We have until 10 January to have our say. Will you respond to Transport for the South East’s consultation now?
2019 was a record year for the tourers: 137 touring rides covering just over 4500 miles. That’s 17 more than in each of the previous two years and 34 more than in 2016.
Ideally, we should run 150 rides per year; that’s because we try to run three touring rides per week, on Tuesday, Thursday and Sunday. However, we sometimes have to cancel rides due to inclement weather. The fact that we’re cancelling fewer rides these days may, perhaps, have something to do with climate change. So, if we achieve 150 touring rides in a year, it may not necessarily be good news for the planet!
For now, the good news is that we’ve got 2020 off to a good start. Just as we did in 2019, our first ride of the year was to Molly’s Café on the promenade at Rottingdean. The route we take to Molly’s makes for a reasonably easy ride as it’s a round trip of 20 miles, starting and finishing at the Martello Tower in Seaford, and is graded as a 3B.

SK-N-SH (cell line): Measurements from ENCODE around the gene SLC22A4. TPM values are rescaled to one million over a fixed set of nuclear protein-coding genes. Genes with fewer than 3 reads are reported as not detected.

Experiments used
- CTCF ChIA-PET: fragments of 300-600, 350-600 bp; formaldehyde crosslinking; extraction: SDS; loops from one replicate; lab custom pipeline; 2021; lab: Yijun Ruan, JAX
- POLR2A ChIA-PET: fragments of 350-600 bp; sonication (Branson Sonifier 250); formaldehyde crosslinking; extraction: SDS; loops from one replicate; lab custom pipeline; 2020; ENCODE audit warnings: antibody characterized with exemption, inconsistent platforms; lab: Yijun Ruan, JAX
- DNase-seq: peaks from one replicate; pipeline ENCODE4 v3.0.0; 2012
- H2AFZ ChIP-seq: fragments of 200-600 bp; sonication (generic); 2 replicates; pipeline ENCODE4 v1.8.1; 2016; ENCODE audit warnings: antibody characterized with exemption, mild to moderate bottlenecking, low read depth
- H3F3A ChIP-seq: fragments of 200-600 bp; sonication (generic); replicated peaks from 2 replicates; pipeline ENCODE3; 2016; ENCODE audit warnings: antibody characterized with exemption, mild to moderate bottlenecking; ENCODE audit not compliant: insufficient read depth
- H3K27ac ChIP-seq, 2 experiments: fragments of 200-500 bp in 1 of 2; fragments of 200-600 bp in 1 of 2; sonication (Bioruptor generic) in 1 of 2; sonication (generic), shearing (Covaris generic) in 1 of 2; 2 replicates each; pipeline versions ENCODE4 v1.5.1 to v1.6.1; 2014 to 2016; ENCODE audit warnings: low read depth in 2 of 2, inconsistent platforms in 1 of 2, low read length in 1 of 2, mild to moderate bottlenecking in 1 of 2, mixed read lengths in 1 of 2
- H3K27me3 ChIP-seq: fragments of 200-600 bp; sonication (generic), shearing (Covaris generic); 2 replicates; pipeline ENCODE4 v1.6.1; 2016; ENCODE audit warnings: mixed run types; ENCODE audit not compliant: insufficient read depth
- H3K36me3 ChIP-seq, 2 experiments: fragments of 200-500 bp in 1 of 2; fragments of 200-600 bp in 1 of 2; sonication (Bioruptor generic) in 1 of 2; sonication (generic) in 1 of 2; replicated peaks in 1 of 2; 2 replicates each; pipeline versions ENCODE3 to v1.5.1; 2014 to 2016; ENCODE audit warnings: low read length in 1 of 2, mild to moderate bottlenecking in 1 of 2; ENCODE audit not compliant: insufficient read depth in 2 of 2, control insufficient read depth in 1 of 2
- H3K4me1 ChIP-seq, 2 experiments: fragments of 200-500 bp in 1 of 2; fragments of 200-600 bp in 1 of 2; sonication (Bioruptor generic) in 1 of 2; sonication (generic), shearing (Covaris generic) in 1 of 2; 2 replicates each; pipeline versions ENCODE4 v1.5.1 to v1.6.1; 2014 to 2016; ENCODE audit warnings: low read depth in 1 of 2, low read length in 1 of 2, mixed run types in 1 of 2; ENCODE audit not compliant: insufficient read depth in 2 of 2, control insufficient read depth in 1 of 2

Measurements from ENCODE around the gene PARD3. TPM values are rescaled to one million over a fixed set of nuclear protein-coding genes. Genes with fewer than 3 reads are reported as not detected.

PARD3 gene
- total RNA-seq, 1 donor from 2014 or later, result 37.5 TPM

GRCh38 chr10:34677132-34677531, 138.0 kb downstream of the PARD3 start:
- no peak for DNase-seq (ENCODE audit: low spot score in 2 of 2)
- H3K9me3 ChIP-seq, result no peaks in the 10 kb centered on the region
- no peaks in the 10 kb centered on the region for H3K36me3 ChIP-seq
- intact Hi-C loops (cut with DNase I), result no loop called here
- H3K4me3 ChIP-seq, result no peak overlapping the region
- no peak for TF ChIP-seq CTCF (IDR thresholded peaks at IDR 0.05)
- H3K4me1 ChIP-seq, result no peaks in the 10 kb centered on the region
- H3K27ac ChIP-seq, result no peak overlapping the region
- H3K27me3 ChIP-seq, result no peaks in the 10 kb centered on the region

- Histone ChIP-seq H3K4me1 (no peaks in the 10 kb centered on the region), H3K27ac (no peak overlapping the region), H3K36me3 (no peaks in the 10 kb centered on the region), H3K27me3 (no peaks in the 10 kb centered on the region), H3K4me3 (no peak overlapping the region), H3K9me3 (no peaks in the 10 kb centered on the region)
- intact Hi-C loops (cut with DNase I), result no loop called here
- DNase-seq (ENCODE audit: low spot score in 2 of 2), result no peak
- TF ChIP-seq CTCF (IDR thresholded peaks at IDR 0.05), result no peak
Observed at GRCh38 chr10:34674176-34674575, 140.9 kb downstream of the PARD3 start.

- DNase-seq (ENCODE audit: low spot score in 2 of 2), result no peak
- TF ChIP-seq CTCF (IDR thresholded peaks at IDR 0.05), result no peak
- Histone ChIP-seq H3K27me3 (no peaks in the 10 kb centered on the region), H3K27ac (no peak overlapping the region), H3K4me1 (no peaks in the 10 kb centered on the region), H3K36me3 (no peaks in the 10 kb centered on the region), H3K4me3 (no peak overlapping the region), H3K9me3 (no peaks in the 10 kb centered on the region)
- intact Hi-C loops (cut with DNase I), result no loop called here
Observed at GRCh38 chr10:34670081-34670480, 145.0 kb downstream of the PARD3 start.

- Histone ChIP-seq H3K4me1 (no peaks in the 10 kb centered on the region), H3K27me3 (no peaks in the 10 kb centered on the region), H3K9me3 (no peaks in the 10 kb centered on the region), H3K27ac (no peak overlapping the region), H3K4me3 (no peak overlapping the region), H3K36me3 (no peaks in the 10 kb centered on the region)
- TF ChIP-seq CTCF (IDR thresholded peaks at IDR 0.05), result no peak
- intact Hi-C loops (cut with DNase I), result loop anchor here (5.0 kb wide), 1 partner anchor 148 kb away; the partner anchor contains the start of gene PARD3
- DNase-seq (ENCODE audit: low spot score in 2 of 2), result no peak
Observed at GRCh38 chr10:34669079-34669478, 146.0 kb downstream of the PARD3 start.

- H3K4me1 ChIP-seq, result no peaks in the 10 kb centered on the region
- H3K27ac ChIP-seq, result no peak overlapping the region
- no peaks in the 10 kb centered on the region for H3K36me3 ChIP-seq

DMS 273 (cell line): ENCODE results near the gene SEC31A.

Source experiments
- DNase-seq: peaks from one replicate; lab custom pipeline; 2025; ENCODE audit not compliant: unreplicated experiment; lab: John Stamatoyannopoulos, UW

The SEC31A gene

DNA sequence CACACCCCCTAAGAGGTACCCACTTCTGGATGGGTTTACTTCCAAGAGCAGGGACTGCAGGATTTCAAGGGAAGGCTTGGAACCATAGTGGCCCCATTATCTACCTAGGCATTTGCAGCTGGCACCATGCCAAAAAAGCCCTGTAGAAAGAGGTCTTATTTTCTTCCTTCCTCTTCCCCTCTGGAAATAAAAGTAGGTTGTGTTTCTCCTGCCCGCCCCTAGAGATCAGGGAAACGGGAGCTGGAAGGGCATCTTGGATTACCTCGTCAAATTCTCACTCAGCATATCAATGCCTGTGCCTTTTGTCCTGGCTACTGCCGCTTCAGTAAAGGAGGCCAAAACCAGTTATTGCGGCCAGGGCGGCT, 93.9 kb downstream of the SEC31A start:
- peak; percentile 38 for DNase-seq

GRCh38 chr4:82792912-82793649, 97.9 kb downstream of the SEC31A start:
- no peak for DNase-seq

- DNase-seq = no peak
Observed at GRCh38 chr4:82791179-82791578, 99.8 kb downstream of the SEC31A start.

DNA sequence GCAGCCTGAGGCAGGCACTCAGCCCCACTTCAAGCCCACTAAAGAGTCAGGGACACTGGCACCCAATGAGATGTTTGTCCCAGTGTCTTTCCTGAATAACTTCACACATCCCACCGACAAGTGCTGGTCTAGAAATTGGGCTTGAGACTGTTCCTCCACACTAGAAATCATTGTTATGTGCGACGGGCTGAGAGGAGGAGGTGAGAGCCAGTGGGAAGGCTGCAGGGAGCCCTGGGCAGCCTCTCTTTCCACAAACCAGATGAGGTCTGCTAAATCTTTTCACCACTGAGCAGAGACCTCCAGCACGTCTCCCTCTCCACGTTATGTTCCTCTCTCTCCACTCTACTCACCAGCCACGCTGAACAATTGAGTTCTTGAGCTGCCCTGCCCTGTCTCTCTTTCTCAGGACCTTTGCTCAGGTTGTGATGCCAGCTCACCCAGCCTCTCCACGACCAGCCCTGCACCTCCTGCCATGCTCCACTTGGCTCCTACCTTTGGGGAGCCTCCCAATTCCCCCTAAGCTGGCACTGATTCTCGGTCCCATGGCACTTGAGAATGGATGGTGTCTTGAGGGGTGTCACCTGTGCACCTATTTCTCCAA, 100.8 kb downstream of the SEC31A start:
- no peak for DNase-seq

Our touring rides this year will largely be run in similar fashion to the past couple of years whereby the Tuesday rides will be about 20 to 25 miles, the Thursday rides usually between 40 and 50 miles and those on Sunday will be about 35 miles, give or take a few miles. However, we sometimes do longer rides such as to Littlehampton which is a round trip of 70 miles.